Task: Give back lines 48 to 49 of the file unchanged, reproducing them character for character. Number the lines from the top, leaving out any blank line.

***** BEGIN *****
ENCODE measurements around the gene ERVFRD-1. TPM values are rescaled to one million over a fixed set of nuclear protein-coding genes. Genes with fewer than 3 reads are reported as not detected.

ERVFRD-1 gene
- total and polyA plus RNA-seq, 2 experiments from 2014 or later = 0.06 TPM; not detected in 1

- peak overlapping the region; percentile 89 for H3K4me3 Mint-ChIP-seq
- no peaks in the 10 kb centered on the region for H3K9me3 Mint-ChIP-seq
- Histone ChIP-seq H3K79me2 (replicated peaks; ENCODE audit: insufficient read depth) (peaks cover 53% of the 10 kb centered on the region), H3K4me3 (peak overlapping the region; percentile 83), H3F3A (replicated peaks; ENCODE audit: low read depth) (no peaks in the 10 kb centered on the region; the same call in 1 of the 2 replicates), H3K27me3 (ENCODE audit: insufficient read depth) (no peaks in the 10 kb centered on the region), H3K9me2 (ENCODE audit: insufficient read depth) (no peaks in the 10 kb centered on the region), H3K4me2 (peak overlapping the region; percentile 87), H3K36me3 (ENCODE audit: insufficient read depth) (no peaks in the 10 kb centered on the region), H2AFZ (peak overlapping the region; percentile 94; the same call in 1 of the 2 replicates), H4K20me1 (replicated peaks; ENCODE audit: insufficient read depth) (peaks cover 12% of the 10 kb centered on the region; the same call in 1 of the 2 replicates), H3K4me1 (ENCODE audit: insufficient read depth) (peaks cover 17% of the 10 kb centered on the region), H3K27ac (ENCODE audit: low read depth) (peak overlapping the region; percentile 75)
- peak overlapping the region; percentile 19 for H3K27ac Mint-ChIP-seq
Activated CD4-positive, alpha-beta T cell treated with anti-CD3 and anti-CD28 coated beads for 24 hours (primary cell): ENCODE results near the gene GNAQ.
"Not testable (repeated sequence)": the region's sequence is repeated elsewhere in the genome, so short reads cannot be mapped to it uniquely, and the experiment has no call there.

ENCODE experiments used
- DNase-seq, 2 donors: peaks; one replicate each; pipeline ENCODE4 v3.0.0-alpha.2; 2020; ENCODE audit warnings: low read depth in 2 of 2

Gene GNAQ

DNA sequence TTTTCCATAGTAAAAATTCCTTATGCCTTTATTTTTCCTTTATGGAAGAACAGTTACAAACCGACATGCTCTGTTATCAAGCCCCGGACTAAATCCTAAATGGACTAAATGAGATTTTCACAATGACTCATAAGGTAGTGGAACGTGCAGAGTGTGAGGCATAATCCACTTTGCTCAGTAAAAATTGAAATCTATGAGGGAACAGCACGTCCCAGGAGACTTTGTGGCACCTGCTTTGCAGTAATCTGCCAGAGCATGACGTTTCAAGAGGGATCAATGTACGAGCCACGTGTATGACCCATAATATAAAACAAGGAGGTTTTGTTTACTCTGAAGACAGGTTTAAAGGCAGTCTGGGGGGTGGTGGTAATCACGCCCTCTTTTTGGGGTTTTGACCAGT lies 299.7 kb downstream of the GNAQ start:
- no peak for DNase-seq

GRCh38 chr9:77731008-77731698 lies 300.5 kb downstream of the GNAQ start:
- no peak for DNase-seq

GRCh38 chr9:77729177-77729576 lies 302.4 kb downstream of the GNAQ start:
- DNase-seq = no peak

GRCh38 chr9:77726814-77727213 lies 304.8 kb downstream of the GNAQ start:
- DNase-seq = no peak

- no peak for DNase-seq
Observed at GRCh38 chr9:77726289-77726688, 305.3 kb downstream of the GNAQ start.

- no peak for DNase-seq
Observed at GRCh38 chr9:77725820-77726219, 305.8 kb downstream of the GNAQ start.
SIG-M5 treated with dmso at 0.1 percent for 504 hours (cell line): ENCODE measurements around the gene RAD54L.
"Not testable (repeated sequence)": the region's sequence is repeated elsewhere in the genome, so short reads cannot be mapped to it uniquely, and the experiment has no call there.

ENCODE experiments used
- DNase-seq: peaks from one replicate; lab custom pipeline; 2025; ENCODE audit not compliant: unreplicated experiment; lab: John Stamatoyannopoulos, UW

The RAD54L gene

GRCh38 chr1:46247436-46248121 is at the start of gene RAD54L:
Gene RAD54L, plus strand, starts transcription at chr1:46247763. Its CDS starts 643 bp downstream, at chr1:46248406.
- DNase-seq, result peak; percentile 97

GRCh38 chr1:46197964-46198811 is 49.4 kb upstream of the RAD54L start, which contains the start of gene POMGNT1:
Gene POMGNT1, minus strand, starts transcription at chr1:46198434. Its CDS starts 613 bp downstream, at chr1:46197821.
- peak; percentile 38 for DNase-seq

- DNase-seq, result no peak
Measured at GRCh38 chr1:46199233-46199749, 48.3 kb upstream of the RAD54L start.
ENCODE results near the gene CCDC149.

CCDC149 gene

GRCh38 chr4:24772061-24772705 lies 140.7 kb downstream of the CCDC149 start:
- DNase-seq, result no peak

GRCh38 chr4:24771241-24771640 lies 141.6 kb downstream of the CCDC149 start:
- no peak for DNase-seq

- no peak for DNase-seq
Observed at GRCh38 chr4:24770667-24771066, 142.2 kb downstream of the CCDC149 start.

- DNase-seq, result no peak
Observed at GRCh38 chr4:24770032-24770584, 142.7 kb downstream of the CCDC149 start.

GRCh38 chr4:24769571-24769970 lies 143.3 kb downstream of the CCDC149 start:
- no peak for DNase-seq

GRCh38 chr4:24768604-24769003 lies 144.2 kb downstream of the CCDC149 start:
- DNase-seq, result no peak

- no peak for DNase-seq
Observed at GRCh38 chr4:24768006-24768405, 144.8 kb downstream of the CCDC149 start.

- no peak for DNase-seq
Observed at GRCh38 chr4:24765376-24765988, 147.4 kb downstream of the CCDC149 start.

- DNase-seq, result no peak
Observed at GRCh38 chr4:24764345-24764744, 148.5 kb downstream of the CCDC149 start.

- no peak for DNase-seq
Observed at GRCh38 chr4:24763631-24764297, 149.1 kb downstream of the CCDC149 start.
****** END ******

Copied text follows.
GRCh38 chr4:24769571-24769970 lies 143.3 kb downstream of the CCDC149 start:
- no peak for DNase-seq